The temperature needs to stop fluctuating in this house. It was freezing in the basement, cold on the main floor, and cool upstairs. So I turned on the heat. Now it is cozy in the basement, cool on the main floor, and warmish upstairs with the windows open. The heat is off. Damned strange thermostats.
Finished Life of Pi just now – more thoughts on that in a second, but first some musings on Amazon. I clicked through to look at some of the reviews on Life of Pi and was amused at a lot of things.
One: the other recommended books – specifically Middlesex and The Lovely Bones. Middlesex? I suppose these associations are fairly arbitrarily chosen based on purchase history – but seeing these three (somewhat) recent reads lumped together was odd. Also odd to see my old friend Chuck linked as a similar and recommended author. Never would’ve seen that one coming.
Two: the review by Alex Constantin. He comments that while he immediately understood why, say, The God of Small Things won the Booker, he didn’t have that same experience with Life of Pi. I’m still puzzling through that myself – a lot to process – but I can definitely understand the comment because I had that experience with Middlesex and the Pulitzer. Haha, a connection! I finished Middlesex and said – what? I suppose it’s one that bears a rereading because the inherent value of the work didn’t occur to me until much later – but I don’t think I can bring myself to do it. I’m still puzzling over Life of Pi but as there isn’t as much, well, bizarreness, I think it will merit a second read. Again, still processing.
And I suppose my thoughts on Pi can be divided into two parts – the religious and the fictional aspects. I think maybe that’s why I’m confused about the award-winning – because (at least in my mind) the book starts off as one thing and ends as something entirely different. Pi’s conversions were wonderful and thought-provoking, especially having just finished And It Was Good. In And It Was Good, Madeleine L’Engle embraces her agnosticism:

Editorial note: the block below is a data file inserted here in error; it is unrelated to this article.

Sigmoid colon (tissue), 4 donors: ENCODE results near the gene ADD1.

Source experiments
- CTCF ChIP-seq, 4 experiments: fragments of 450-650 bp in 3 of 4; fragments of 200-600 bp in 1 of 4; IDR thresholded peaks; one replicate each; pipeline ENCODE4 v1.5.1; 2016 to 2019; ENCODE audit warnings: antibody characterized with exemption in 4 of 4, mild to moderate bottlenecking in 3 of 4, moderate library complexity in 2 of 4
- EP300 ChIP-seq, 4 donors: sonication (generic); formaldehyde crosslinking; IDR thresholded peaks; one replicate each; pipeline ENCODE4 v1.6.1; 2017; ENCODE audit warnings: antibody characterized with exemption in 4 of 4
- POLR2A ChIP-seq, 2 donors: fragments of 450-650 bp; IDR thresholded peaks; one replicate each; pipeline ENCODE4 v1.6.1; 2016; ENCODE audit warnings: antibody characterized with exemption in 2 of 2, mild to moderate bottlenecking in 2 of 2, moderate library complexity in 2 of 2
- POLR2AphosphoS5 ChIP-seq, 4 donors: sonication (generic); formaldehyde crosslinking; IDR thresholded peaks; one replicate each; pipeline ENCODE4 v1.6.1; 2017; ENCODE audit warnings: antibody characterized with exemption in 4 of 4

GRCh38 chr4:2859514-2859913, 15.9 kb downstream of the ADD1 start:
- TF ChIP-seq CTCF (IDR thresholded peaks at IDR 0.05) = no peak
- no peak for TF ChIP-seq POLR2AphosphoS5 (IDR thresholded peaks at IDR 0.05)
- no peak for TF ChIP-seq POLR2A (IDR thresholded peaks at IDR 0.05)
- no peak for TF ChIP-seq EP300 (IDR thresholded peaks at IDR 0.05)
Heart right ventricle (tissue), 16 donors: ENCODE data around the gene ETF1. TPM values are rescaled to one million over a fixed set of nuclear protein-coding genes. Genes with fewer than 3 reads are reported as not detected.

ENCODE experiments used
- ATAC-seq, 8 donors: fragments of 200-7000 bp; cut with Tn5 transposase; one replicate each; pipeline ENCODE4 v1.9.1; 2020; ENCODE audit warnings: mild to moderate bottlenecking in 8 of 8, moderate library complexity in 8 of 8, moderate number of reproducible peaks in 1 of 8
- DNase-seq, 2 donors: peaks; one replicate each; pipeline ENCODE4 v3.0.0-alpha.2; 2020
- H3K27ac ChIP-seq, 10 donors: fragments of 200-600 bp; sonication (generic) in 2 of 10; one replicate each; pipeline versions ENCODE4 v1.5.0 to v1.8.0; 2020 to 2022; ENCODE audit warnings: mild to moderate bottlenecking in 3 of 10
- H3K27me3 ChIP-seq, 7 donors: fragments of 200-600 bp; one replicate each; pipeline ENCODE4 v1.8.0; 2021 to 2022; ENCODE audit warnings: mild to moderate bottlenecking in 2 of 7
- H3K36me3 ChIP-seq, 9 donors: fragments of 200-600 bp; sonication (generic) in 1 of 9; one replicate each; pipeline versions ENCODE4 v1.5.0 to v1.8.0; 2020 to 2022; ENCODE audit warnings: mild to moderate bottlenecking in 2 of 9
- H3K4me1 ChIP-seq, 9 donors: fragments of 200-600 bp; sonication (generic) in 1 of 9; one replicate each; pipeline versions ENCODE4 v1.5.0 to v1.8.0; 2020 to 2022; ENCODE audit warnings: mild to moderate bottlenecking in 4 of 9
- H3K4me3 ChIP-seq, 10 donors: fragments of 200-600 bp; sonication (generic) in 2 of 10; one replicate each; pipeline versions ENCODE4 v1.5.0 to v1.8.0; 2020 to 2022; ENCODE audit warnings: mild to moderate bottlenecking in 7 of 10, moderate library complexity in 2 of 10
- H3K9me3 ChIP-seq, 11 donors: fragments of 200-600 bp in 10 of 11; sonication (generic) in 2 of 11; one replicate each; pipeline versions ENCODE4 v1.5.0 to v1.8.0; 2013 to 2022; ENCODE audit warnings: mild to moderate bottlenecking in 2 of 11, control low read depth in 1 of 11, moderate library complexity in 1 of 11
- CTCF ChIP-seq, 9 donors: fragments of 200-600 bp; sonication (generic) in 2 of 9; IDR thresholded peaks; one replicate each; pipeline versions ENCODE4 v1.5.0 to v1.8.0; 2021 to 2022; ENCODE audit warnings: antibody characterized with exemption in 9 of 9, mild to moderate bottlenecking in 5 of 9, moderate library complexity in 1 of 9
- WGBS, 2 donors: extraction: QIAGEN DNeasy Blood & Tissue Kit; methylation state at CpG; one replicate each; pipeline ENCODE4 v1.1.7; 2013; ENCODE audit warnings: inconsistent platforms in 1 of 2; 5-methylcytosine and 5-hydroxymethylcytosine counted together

“I reply, joyfully, that I am still an agnostic, but then I was an unhappy one, seeking finite answers, and now I am a happy one, rejoicing in paradox. Agnostic means only that we do not know, and we finite creatures cannot know, in any intellectual or ultimate way, the infinite Lord, the undivided Trinity. Now I am able to accept my not-knowing – and rey, in a completely different way, in the old biblical way, I also know what I do not understand, and that is what my agnosticism means to me now. It does not mean that I do not believe; it is an acceptance that I am created, that I am asked to bear the light, knowing that this is the most wonderful of all vocations.”
Compare that to Pi: “To choose doubt as a philosophy of life is akin to choosing immobility as a means of transportation.” Hmm. I understand both sides – and where they intersect. I’m wondering if I’m more attuned to this portion of Pi because of just finishing L’Engle. Either way – I found that interesting. Pi’s confrontation with the “three wise men” also reminded me of L’Engle – he and his parents meet with a priest, an imam, and a pandit – Pi has recently become a devotee of all three religions. Rather than discussing the ways this faith – this beautiful love of God and God alone, no matter the name – is admirable or unique or even just weird – they attack each other. Rather than admitting that this boy sees the ways that loving God intersects, no matter the name you’ve chosen for him – they resort to name-calling and finger-pointing – which only proves Pi’s faith as being the more authentic. L’Engle discusses faith and the nature of faith in terms of scientific knowledge, stating that the more we argue a point, the more we’re sure we’re right and are intractable in that belief – the more we are limiting God, God’s truth, God’s love and infinity. We do not need to prove God – or protect God – from or to anyone, any more than Pi would have benefited from arguing his “case” to the wise men. Faith just – is. Beautiful.
But the fiction? I don’t know. I read Pi quickly – in a few hours over the last two days – and perhaps I missed something. Back to Constantin’s review – I found the end unsatisfying, though surprising. What is real? What was real? The pedantic answer is, duh, none of it’s real – but characters this invested with life possess some reality, even if it ends when you close the book. The other story? It is much easier to believe – but it also divests the narrative as a whole of its weight while raising questions not easily answered (see above). If the other story is the true one, the psychological ramifications are more interesting but the survival aspect is lessened. It will be interesting to reread Pi with the knowledge of the other story – to see how it influences interpretation the second time around.
So – I liked it, but I’m dissatisfied. I enjoyed the religious discussions at the beginning and was disappointed that this particular element was not carried through to the end – though I suppose agnosticism is. You’re given a brilliant narrative – and then at the last moment, the rug is pulled out from under you – and you’re given a choice: faith or doubt. At least you know that bananas float. If you’ve read Pi, I’d be really interested to hear your comments on this and the novel as a whole.